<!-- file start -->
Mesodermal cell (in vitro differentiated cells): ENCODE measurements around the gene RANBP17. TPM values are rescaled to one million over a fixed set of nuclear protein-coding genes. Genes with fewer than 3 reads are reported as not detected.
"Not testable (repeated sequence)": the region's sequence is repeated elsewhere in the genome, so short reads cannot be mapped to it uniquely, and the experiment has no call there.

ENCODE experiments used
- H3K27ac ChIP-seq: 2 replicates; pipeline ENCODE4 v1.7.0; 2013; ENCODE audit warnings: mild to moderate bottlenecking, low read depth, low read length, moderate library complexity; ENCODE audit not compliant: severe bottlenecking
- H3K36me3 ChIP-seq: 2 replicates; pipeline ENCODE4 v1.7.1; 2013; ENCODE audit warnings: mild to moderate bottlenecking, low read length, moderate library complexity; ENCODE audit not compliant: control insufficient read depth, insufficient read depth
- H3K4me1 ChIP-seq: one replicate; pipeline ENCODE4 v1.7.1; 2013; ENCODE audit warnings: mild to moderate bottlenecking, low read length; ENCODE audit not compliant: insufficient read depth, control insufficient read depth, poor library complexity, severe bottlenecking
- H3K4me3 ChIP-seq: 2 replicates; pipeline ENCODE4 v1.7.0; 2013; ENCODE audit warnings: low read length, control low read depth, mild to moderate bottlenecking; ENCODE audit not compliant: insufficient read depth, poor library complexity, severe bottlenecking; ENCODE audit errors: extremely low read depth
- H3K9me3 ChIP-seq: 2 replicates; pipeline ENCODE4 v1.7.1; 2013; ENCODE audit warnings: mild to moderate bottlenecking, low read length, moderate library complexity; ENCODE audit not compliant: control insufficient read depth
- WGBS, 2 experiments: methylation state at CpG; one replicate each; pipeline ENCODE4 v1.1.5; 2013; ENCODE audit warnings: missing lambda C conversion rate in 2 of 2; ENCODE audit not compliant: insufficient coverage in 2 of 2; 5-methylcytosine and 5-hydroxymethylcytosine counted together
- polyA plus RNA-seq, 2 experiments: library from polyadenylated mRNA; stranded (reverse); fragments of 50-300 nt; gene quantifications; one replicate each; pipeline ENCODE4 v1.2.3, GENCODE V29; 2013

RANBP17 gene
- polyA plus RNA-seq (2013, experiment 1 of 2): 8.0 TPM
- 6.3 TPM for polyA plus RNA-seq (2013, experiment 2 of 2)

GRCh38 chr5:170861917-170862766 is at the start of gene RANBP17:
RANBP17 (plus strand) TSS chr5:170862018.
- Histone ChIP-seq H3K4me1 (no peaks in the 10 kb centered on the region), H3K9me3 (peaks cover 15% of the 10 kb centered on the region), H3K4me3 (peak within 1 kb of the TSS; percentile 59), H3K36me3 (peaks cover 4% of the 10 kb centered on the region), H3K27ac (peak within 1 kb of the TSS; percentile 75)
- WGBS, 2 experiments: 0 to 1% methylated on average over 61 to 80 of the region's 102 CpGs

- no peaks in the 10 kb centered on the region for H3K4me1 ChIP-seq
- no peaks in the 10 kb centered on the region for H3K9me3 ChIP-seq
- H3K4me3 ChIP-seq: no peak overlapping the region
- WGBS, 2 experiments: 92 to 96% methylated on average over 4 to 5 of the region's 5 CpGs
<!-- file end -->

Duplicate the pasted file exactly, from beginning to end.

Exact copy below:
Mesodermal cell (in vitro differentiated cells): ENCODE measurements around the gene RANBP17. TPM values are rescaled to one million over a fixed set of nuclear protein-coding genes. Genes with fewer than 3 reads are reported as not detected.
"Not testable (repeated sequence)": the region's sequence is repeated elsewhere in the genome, so short reads cannot be mapped to it uniquely, and the experiment has no call there.

ENCODE experiments used
- H3K27ac ChIP-seq: 2 replicates; pipeline ENCODE4 v1.7.0; 2013; ENCODE audit warnings: mild to moderate bottlenecking, low read depth, low read length, moderate library complexity; ENCODE audit not compliant: severe bottlenecking
- H3K36me3 ChIP-seq: 2 replicates; pipeline ENCODE4 v1.7.1; 2013; ENCODE audit warnings: mild to moderate bottlenecking, low read length, moderate library complexity; ENCODE audit not compliant: control insufficient read depth, insufficient read depth
- H3K4me1 ChIP-seq: one replicate; pipeline ENCODE4 v1.7.1; 2013; ENCODE audit warnings: mild to moderate bottlenecking, low read length; ENCODE audit not compliant: insufficient read depth, control insufficient read depth, poor library complexity, severe bottlenecking
- H3K4me3 ChIP-seq: 2 replicates; pipeline ENCODE4 v1.7.0; 2013; ENCODE audit warnings: low read length, control low read depth, mild to moderate bottlenecking; ENCODE audit not compliant: insufficient read depth, poor library complexity, severe bottlenecking; ENCODE audit errors: extremely low read depth
- H3K9me3 ChIP-seq: 2 replicates; pipeline ENCODE4 v1.7.1; 2013; ENCODE audit warnings: mild to moderate bottlenecking, low read length, moderate library complexity; ENCODE audit not compliant: control insufficient read depth
- WGBS, 2 experiments: methylation state at CpG; one replicate each; pipeline ENCODE4 v1.1.5; 2013; ENCODE audit warnings: missing lambda C conversion rate in 2 of 2; ENCODE audit not compliant: insufficient coverage in 2 of 2; 5-methylcytosine and 5-hydroxymethylcytosine counted together
- polyA plus RNA-seq, 2 experiments: library from polyadenylated mRNA; stranded (reverse); fragments of 50-300 nt; gene quantifications; one replicate each; pipeline ENCODE4 v1.2.3, GENCODE V29; 2013

RANBP17 gene
- polyA plus RNA-seq (2013, experiment 1 of 2): 8.0 TPM
- 6.3 TPM for polyA plus RNA-seq (2013, experiment 2 of 2)

GRCh38 chr5:170861917-170862766 is at the start of gene RANBP17:
RANBP17 (plus strand) TSS chr5:170862018.
- Histone ChIP-seq H3K4me1 (no peaks in the 10 kb centered on the region), H3K9me3 (peaks cover 15% of the 10 kb centered on the region), H3K4me3 (peak within 1 kb of the TSS; percentile 59), H3K36me3 (peaks cover 4% of the 10 kb centered on the region), H3K27ac (peak within 1 kb of the TSS; percentile 75)
- WGBS, 2 experiments: 0 to 1% methylated on average over 61 to 80 of the region's 102 CpGs

- no peaks in the 10 kb centered on the region for H3K4me1 ChIP-seq
- no peaks in the 10 kb centered on the region for H3K9me3 ChIP-seq
- H3K4me3 ChIP-seq: no peak overlapping the region
- WGBS, 2 experiments: 92 to 96% methylated on average over 4 to 5 of the region's 5 CpGs